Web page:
In new varsity boys’ basketball coach Ken Mantia, Saratoga Central Catholic is getting both a Saint and a Volunteer.
“He is a great candidate. He’s everything you’d look for in a coach,” Saratoga Catholic athletic director Phonsey Lambert said Thursday, after announcing Mantia’s selection as John Catone’s replacement. “I go back a long time with Kenny, and he’s a very good basketball coach who emphasizes fundamentals, but better yet, he’s a good family man and a person of great character.”
A former Spa Catholic player, Mantia began honing his craft as a student and ardent basketball fan at the University of Tennessee, watching the greatest women’s coach in college basketball — Pat Summitt. Summitt led her Volunteers to their second straight and eighth overall NCAA championship Tuesday night with a win over Stanford.
“He learned from the best,” Lambert said.
“When I was in college, I knew I wanted to get involved in coaching,” said Mantia, who graduated from Saratoga Catholic in 1982 and from Tennessee in 1986. “I went to Pat Summitt’s practices and [then-men’s coach] Don DeVoe’s practices, and I kind of got hooked.
“To this day, I use a lot of Pat Summitt’s defensive drills.”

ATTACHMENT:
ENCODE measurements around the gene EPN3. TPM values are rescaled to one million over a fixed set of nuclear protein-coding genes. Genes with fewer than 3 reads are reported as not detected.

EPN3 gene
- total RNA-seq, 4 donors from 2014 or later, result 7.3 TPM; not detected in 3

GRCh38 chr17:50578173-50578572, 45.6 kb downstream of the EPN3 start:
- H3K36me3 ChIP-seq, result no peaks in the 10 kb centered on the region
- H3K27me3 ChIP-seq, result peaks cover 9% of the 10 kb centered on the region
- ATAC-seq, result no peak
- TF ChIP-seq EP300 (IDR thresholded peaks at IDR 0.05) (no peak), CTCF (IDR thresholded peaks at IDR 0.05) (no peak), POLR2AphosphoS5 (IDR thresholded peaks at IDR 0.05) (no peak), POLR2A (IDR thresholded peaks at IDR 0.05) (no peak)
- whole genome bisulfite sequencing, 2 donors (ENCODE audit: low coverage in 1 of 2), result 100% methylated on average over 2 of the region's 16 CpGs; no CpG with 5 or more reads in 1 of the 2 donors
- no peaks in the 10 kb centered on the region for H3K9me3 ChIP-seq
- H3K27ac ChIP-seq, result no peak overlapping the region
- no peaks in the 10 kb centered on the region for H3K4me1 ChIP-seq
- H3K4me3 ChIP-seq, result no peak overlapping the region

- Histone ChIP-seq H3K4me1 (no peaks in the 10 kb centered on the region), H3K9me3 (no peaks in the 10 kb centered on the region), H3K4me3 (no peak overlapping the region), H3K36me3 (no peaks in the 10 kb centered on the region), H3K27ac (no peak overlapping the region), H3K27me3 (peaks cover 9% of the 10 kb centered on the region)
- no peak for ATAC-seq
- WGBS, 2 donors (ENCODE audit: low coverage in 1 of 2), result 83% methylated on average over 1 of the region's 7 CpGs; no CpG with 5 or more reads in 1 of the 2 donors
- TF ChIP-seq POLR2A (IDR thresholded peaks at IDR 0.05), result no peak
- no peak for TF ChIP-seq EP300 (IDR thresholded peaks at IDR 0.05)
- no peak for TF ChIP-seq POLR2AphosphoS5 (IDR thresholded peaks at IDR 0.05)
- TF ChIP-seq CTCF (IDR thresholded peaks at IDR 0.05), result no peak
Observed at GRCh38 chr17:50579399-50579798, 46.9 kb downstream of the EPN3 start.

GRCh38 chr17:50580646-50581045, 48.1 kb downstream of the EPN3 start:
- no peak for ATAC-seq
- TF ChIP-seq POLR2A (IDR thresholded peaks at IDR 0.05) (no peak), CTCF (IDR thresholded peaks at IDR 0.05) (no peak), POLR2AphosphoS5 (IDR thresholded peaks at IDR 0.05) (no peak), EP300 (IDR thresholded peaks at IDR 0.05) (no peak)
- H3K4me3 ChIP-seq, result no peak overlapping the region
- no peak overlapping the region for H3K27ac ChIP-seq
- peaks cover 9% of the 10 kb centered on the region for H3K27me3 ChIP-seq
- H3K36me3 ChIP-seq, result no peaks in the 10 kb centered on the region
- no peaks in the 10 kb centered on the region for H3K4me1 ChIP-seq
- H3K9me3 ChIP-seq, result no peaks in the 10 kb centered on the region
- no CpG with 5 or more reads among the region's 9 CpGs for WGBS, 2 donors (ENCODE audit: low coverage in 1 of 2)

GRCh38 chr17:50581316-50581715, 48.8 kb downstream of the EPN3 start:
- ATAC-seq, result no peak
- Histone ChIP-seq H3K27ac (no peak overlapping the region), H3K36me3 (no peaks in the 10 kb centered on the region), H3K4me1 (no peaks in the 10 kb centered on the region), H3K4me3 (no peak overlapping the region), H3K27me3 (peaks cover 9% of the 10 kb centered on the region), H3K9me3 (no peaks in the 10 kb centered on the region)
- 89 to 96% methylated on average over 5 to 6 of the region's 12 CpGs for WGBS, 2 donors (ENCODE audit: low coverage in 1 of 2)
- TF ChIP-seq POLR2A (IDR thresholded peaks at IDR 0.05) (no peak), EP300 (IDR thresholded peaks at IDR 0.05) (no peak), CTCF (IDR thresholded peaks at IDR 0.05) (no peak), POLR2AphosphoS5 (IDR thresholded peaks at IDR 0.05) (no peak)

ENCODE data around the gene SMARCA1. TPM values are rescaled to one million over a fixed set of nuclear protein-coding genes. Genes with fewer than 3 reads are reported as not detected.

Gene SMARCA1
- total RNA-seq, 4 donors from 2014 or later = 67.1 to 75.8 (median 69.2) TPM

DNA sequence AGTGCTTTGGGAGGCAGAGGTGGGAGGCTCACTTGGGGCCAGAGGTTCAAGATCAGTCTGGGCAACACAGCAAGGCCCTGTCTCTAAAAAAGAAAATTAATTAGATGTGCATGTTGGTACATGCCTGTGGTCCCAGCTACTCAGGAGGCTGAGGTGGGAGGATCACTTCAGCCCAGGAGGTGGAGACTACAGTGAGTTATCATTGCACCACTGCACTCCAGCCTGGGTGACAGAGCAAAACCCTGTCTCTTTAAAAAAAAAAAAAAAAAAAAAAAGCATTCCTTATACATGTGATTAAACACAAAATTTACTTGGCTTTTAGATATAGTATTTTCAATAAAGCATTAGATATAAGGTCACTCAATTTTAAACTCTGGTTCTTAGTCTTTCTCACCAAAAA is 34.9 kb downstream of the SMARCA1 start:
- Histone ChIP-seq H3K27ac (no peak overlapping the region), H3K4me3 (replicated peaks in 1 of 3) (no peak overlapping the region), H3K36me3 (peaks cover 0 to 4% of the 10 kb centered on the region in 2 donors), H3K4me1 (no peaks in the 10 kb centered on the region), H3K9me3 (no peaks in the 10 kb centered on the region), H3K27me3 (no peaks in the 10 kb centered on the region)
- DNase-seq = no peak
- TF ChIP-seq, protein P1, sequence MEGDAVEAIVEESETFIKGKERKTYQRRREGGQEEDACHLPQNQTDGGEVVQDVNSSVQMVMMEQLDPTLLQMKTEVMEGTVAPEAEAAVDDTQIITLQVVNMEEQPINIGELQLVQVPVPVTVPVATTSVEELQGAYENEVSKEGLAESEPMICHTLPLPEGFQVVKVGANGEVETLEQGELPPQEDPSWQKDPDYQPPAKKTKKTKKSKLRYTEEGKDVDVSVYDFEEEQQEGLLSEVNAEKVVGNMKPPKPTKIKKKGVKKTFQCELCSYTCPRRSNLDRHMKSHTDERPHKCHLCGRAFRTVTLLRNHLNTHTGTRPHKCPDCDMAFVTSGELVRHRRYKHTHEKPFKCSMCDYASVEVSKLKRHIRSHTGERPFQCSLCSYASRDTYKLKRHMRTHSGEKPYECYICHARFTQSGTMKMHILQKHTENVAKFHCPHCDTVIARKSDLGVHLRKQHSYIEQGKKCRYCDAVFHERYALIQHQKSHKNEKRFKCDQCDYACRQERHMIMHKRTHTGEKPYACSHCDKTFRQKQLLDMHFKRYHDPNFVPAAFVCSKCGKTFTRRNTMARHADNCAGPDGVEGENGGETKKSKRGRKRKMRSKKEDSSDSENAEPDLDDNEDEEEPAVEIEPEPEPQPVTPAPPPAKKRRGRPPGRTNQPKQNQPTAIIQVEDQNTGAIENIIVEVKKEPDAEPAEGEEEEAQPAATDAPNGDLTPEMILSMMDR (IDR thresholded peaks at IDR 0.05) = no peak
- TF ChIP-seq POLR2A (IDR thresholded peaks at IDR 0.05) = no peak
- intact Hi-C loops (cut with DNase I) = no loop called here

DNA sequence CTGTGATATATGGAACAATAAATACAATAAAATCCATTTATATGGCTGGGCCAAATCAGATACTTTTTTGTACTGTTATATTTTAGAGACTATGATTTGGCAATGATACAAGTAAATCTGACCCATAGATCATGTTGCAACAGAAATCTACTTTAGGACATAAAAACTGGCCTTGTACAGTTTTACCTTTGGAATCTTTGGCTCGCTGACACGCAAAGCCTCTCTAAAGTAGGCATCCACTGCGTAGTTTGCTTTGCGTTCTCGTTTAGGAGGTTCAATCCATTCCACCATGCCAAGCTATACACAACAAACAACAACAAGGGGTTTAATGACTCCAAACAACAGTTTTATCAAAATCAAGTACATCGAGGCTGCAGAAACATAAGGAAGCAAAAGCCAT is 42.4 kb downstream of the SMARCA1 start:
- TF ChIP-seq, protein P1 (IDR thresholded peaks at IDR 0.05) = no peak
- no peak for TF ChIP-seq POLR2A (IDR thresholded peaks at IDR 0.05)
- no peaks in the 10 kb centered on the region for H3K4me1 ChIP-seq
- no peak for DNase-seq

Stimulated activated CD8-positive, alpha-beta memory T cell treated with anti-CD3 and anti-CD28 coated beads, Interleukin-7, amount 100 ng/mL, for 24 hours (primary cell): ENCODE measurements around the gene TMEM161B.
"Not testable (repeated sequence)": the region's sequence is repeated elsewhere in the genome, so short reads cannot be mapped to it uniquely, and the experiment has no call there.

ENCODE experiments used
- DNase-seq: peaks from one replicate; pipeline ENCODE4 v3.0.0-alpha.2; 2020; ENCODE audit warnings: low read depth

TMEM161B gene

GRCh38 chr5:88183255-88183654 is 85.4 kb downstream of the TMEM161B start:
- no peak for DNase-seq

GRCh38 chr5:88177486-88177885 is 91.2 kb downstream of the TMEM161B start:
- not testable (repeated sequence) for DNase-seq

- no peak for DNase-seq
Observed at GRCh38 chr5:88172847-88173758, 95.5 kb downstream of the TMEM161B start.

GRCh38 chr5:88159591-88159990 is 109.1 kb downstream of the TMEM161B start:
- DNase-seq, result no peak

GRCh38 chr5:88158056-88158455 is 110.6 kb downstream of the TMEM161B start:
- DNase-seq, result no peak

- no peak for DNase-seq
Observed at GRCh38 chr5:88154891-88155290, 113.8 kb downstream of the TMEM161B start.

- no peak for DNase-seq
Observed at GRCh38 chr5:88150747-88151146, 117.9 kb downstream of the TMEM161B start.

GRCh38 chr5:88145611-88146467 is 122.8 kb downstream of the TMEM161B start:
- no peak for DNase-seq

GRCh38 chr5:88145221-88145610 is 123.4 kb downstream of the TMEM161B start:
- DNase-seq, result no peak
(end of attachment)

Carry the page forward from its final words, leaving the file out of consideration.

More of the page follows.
Mantia is a coach who places great emphasis on defensive execution, and he’ll be stressing its importance to the Saints in November, just as he had for 15 prior seasons at the school. Mantia led the Saints’ junior varsity the last two seasons, spent the 10 before as a varsity assistant under Catone, and three before that as a JV assistant under Catone.
“Defense is ultimately what wins games. You can have an off shooting night and still be in it if you play defense,” said the 44-year-old Mantia. “It’s all about intensity, communication and hard work.”
Mantia will be taking over a Saints team that was 16-6 overall under Catone, and 11-1 in the Western Athletic Conference, good for a share of the Northern Division championship. The Saints went 148-91 overall in Catone’s 12 seasons.
“Guys like [former coaches] Bob King, Don Britton and John Catone have built a great tradition here,” said Mantia, who played for King. “We’re a small school, and we’ve always been competitive. All of those guys stressed defense and intensity, and I want to build on that.
“I’m very excited about this,” he added. “It’s a dream opportunity because of my love for this school, and the chance to work with these kids. I’m familiar with most of them, and it’ a great group.”
“I think he’s going to have a very successful career at Spa Catholic,” Lambert said. “He knows the game. He knows the school. He knows the kids.”
Mantia said he will be pushing more than X’s and O’s.
“I want my players to conduct themselves the right way,” said Mantia, who works with Children Services of New York State. “I don’t want kids kicking the bench or yelling at the referee. I want them to play hard, but also display sportsmanship.”
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